- Krief S, Escalante AA, Pacheco MA, Mugisha L, André C, Halbwax M, et al. On the diversity of malaria parasites in African apes and the origin of Plasmodium falciparum from bonobos. PLoS Pathog. 2010;6:e1000765.View ArticlePubMedPubMed CentralGoogle Scholar
- Martin MJ, Rayner JC, Gagneux P, Barnwell JW, Varki A. Evolution of human-chimpanzee differences in malaria susceptibility: relationship to human genetic loss of N-glycolylneuraminic acid. Proc Natl Acad Sci USA. 2005;102:12819–24.View ArticlePubMedPubMed CentralGoogle Scholar
- Pacheco MA, Cranfield M, Cameron K, Escalante AA. Malaria parasite diversity in chimpanzees: the value of comparative approaches to ascertain the evolution of Plasmodium falciparum antigens. Malar J. 2013;12:328.View ArticlePubMedPubMed CentralGoogle Scholar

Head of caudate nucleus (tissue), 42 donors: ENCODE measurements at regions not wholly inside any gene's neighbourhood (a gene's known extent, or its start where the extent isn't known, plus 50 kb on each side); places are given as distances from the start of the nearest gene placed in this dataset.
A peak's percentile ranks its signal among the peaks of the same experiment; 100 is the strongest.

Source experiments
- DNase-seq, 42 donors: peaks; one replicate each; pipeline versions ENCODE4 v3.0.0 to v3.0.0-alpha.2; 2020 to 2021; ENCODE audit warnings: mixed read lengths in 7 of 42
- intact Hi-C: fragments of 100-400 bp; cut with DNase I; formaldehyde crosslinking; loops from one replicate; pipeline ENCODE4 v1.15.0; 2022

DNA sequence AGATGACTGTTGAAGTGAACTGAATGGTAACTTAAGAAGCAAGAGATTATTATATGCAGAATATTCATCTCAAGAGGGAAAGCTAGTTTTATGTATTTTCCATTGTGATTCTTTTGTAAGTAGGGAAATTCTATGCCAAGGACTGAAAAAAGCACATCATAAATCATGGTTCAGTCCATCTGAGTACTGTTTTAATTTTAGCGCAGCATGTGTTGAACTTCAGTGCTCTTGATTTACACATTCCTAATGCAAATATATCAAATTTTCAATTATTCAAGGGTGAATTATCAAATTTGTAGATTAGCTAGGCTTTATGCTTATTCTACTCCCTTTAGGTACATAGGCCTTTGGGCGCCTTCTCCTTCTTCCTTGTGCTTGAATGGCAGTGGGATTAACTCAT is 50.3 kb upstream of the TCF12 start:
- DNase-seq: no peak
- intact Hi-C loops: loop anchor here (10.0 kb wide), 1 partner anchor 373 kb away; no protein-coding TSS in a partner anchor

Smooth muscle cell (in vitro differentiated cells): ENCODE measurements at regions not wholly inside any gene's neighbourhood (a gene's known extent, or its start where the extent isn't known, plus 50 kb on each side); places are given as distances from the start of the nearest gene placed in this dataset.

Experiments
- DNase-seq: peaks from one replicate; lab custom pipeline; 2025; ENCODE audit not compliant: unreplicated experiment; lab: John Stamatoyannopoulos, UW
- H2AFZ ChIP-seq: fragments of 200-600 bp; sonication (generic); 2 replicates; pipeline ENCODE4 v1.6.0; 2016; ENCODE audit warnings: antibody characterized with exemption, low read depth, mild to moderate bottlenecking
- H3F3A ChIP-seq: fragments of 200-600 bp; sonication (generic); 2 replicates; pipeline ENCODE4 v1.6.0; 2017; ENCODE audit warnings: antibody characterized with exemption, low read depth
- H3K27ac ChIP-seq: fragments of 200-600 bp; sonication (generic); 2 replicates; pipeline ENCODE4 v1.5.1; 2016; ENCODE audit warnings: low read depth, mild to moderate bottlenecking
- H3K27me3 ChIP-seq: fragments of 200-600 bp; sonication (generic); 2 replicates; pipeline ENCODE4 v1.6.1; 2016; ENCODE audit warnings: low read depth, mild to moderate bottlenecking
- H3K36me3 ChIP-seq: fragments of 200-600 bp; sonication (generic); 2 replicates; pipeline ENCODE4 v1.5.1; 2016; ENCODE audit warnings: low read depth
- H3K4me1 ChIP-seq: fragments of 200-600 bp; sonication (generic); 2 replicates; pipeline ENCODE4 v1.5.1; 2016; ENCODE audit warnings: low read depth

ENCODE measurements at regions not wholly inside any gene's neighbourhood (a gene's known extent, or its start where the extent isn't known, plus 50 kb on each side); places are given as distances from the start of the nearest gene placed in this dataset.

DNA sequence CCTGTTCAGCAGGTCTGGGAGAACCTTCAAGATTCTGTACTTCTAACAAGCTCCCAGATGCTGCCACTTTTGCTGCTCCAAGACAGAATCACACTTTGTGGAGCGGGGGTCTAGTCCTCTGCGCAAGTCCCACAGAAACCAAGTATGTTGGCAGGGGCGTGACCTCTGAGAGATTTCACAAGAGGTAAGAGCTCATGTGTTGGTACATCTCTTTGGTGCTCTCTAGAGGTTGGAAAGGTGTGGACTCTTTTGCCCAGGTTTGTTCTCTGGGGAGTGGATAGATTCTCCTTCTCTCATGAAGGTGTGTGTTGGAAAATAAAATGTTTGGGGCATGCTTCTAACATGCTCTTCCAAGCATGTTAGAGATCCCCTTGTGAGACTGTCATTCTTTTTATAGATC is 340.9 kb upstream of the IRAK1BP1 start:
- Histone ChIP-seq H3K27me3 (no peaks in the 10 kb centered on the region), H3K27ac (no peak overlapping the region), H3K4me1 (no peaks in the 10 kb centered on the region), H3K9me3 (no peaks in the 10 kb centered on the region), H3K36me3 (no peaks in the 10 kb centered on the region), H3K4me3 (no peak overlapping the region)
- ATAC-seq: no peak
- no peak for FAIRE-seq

- Liu W, Sundararaman SA, Loy DE, Learn GH, Li Y, Plenderleith LJ, et al. Multigenomic delineation of Plasmodium species of the Laverania subgenus infecting wild-living chimpanzees and gorillas. Genome Biol Evol. 2016;8:1929–39.View ArticlePubMedPubMed CentralGoogle Scholar
- Liu W, Li Y, Learn GH, Rudicell RS, Robertson JD, Keele BF, et al. Origin of the human malaria parasite Plasmodium falciparum in gorillas. Nature. 2010;467:420–5.View ArticlePubMedPubMed CentralGoogle Scholar
- Hughes AL, Verra F. Malaria parasite sequences from chimpanzee support the co-speciation hypothesis for the origin of virulent human malaria (Plasmodium falciparum). Mol Phylogenet Evol. 2010;57:135–43.View ArticlePubMedPubMed CentralGoogle Scholar
- Silva JC, Egan A, Arze C, Spouge JL, Harris DG. A new method for estimating species age supports the co-existence of malaria parasites and their mammalian hosts. Mol Biol Evol. 2015:32(5):1354–64.View ArticlePubMedPubMed CentralGoogle Scholar